Paper short abstract:
This paper examines the particular case of the depopulated and aging community which was stricken by the magnitude 7 earthquake in 2004. Analyzing the older adults' narratives, I will discuss the way in which they create various activities for pursuit of well-being to continue living in the community.
Paper long abstract:
The 2004 earthquake that struck the community located in a mountainous area hit by heavy snowfall as winter arrives, accelerated depopulation and aging, although it had been already faced gradual depopulation since the 1920s. All the local residents had no choice but to evacuate until its function was restored, owing to the earthquake that caused severe damage on the life foundation.
During the evacuation, survivors had to decide whether to return to their home community or move out from there. Quite a few young survivors chose to move out after the earthquake to search for convenience in commuting. On the other hand, many older survivors chose to return to their home community to restart their lives alone or with spouse. They are those who spent most of their lives in this community with family and retired from work or role as caregiver. Their decision might be made to rebuild a sense of belonging to the community and pursue well-being in accordance with their social capital and living condition.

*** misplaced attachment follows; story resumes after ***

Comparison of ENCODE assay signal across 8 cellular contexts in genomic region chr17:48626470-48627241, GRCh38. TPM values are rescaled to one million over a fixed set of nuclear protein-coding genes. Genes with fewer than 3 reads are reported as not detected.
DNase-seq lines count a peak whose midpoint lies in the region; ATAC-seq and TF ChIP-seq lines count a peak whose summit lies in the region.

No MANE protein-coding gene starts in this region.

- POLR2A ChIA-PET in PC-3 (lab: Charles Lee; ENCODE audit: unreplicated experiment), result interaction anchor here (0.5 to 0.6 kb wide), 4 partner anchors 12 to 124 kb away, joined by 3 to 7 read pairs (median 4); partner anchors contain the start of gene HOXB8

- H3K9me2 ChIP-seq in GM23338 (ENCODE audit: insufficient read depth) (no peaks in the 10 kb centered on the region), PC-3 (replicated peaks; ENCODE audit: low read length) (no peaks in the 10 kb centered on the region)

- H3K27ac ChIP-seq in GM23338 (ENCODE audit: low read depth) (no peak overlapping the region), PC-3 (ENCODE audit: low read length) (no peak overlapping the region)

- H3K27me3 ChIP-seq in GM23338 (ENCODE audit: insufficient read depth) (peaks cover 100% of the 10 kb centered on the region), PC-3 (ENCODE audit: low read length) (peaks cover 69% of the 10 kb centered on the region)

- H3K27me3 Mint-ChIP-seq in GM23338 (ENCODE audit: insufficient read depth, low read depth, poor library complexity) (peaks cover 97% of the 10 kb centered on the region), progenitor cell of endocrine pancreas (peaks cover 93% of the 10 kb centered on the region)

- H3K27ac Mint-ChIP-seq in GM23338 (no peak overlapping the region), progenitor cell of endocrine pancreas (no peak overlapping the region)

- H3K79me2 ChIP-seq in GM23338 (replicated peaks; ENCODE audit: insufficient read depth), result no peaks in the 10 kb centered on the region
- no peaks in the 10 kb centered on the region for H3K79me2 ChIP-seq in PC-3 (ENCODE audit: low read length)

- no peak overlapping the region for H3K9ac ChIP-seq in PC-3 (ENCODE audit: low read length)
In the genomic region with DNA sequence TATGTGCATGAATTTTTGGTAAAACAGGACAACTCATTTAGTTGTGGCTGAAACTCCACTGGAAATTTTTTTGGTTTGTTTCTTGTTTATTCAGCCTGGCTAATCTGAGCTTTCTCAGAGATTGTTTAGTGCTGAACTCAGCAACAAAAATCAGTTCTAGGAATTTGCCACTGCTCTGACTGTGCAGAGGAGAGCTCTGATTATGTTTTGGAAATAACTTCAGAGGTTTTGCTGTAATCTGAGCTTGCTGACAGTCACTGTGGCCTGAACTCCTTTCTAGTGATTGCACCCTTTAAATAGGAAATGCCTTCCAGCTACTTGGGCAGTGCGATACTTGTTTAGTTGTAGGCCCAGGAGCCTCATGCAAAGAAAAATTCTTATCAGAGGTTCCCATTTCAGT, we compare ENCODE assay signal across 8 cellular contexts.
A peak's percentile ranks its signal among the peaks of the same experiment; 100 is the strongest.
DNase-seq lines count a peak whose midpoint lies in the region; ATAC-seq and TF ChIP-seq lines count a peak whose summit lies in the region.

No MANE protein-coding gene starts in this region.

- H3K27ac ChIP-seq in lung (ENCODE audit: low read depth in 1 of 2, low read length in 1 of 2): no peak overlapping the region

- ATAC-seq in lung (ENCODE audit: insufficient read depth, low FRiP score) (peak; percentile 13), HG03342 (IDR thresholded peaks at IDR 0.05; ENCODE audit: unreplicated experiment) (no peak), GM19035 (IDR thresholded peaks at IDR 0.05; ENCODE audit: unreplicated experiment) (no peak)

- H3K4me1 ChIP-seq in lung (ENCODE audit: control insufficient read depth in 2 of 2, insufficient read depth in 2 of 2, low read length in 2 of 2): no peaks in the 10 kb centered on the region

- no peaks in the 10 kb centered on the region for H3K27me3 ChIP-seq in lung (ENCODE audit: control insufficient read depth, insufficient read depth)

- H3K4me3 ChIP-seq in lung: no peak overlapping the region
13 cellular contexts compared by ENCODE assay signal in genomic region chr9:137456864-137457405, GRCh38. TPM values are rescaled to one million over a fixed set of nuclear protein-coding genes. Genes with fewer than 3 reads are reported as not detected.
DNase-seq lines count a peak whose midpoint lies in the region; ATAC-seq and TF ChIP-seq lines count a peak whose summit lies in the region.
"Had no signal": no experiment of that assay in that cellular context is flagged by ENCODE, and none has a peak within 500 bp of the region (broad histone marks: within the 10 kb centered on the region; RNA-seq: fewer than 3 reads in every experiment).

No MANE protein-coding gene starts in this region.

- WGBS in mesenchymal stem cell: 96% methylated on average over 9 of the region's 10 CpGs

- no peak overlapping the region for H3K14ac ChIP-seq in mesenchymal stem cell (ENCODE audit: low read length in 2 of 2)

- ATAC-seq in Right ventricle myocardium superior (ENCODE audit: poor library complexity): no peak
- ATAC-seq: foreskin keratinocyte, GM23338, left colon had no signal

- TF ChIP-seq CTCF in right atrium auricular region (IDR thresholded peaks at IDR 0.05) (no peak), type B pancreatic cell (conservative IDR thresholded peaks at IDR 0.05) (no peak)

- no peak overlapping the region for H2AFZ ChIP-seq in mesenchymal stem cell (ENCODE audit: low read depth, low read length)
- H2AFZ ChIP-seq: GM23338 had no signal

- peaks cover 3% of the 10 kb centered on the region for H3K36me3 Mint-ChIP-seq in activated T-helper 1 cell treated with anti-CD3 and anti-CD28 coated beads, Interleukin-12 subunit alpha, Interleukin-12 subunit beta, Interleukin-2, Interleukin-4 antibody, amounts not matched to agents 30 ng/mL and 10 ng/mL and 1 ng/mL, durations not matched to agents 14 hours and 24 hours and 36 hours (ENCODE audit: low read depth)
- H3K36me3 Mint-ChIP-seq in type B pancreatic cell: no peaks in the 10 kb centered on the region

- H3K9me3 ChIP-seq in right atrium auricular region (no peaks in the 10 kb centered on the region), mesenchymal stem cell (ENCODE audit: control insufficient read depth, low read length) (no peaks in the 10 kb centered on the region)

In order to track how they decide whether to return or move out, I have conducted fieldwork for the last five years to examine which factor they considered the most important for pursuit of well-being in the daily life after disaster. On the basis of my research, this paper will explore the way in which older adults try to reconnect a relationship with neighborhood and recreate a sense of belonging to their community by various activities, as an example of "age-friendly community" that is in the process of recovery.
Considering ideas and practices to create "age-friendly communities" (NME/Commission on Aging and the Aged panel)